What should you do if you encounter a wild animal on your property?

If you see an injured, sick, or orphaned wild animal, leave it alone. Visit the Wisconsin Department of Natural Resources website to decide if the animal you found is an orphan. If you decide the animal is orphaned or injured, call the Dane County Humane Society Wildlife Center at (60 838-0413, ext. Confront the cat and be aggressive, take two quick steps towards the cat or even attack the animal, which is the best way to make it run, says Mark Elbroch, director of the Puma program for Panthera, a global wildlife conservation group.

If a coyote bites a person, it will likely be necessary to remove them from their natural habitat and be tested for rabies, so you should immediately report any attacks to local authorities. According to the Utah Division of Wildlife Resources, if he seems to have noticed you, you're too close and should slowly move away. The Wildlife Damage Reduction and Claims Program (WDACP) provides harm prevention assistance and partial compensation to farmers when deer, bears, geese, turkeys, elk and wild pumas damage agricultural crops, prey on livestock, or damage commercial apiaries (hives). Brightly colored clothing can also attract the attention of unwanted sharks, warns the Florida Fish and Wildlife Conservation Commission.

Call the animal control center if you see one lurking in your yard or neighborhood and stay inside until the coast is clear. It's important to leash pets and keep them away from water, and the Texas Parks and Wildlife Department advises people to keep pets inside a fenced area or inside the house for a few days after seeing an alligator, as reptiles have a very good sense of smell. Tell your local wildlife biologist about mute swans immediately and don't encourage them by feeding them. Many of these species are ambush predators, such as white sharks, so there's often not much you can do once an attack has occurred, but rather try to prevent it, says Luke Warwick, marine biologist and director of the shark and rays program at the Wildlife Conservation Society.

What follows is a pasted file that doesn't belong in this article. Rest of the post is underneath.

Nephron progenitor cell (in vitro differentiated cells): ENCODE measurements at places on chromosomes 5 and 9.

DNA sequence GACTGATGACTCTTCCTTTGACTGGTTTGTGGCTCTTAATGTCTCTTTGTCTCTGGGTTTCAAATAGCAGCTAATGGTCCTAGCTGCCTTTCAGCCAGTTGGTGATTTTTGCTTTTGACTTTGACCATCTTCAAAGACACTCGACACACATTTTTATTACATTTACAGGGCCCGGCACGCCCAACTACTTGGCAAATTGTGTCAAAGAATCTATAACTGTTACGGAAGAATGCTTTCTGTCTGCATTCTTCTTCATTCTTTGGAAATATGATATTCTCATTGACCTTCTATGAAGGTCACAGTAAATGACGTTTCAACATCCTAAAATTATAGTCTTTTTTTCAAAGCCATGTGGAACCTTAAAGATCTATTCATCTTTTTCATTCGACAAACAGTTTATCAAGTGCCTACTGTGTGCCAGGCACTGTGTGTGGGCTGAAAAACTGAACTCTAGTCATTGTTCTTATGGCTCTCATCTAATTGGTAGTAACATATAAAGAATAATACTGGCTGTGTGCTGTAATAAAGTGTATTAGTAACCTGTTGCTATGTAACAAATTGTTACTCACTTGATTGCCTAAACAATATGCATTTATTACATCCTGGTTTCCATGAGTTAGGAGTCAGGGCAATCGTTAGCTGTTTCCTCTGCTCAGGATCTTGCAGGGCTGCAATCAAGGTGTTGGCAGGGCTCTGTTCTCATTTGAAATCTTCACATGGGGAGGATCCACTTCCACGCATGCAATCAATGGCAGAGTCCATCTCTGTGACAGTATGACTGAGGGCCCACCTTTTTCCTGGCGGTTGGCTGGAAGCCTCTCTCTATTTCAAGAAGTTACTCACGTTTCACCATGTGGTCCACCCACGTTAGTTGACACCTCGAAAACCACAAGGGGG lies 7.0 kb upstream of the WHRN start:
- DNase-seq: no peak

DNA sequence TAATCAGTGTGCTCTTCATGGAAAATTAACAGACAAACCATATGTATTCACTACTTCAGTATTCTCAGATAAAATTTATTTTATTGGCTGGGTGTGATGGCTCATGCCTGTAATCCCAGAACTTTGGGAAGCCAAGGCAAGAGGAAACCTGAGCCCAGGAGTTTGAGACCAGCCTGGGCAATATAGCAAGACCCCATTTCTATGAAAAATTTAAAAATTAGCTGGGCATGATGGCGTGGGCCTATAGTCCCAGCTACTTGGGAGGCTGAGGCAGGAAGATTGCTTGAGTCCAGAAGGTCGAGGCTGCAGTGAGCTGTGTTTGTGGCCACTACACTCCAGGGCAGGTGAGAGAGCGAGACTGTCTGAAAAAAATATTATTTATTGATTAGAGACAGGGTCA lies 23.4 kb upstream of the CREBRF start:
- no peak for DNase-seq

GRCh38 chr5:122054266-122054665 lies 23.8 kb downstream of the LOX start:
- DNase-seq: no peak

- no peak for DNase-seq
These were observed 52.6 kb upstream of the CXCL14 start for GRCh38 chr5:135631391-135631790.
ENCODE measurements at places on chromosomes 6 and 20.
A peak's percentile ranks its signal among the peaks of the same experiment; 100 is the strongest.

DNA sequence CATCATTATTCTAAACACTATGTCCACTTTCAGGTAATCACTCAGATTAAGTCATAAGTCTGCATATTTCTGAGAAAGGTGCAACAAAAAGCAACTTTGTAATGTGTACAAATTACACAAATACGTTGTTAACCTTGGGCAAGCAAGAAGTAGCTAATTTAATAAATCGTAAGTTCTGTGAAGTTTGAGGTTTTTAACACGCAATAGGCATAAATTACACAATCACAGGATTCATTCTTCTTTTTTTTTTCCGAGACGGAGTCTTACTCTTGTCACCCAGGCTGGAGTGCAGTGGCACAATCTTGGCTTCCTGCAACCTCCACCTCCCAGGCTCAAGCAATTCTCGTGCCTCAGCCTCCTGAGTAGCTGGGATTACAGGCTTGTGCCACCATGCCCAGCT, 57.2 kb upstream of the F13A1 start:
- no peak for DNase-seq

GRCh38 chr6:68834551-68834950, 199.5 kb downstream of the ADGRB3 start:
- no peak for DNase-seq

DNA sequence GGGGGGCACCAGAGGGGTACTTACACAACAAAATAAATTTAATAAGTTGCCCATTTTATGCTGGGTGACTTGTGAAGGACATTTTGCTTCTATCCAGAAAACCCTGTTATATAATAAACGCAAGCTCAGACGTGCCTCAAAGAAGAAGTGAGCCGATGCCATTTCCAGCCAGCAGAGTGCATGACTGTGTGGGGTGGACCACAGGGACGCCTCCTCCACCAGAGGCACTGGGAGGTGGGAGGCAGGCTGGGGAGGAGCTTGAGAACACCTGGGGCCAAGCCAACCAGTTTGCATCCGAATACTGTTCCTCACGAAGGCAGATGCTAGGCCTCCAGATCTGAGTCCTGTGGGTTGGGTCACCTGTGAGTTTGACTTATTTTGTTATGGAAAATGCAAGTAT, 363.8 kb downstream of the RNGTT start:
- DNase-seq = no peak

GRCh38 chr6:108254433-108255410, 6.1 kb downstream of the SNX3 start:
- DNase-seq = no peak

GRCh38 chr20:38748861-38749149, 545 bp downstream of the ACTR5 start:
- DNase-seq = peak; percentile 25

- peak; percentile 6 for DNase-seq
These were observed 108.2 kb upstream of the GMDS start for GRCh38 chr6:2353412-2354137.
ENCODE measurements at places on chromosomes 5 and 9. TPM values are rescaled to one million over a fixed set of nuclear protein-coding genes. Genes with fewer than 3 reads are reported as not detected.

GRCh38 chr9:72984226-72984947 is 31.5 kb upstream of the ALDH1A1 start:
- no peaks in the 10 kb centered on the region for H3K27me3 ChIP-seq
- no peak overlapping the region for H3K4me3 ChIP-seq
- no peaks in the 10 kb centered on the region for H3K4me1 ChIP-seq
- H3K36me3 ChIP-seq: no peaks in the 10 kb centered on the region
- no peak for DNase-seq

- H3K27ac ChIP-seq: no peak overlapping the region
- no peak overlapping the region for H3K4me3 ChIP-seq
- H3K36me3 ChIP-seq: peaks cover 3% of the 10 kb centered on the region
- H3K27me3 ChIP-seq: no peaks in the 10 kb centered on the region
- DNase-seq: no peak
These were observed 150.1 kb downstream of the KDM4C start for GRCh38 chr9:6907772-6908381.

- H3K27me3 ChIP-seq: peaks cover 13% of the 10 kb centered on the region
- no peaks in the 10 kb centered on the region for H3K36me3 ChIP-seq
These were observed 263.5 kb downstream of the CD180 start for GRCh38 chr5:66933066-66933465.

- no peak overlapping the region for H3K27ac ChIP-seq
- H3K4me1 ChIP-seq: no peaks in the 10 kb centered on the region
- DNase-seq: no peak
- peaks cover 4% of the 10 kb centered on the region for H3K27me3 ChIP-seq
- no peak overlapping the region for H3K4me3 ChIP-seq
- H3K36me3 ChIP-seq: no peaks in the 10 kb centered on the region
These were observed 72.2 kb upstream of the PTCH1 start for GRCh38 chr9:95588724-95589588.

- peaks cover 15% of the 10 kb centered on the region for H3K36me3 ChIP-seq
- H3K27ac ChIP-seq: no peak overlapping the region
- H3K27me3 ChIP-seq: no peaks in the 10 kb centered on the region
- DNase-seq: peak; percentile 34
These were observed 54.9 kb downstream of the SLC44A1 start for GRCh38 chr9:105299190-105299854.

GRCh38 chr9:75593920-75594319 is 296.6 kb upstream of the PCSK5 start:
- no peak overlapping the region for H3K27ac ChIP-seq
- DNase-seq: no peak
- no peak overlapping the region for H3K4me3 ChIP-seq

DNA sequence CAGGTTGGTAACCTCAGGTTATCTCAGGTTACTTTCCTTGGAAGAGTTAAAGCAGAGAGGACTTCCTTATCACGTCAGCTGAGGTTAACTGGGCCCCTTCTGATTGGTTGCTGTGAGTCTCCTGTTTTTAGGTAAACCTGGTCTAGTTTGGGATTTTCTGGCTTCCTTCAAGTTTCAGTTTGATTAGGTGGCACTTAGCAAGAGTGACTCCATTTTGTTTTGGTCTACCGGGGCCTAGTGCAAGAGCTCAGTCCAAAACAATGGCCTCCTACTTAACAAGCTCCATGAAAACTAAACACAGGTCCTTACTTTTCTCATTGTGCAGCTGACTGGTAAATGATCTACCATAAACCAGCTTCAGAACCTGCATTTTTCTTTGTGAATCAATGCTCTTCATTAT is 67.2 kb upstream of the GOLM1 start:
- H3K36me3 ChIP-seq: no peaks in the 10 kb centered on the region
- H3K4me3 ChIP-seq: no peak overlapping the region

Through this program, wildlife managers issue farmers with hunting permits so they can hunt deer (and sometimes bears, geese, and turkeys) that cause harm. Many wildlife species that thrive in urban and suburban areas are an important part of urban ecosystems, but they can become a nuisance when close to humans. While deer can provide pleasant opportunities to observe wildlife, the high number of deer in local areas can lead to conflict between humans and deer. Wisconsin has a program that helps agricultural producers when wildlife damages agricultural resources.

To catch nearby prey, alligators can run up to 35 miles per hour on land, according to the Texas Department of Parks and Wildlife, so speed is essential.

Amy Raoof
Amy Raoof

Proud travel aficionado. Evil tv buff. Typical reader. Certified coffee aficionado. Typical problem solver.

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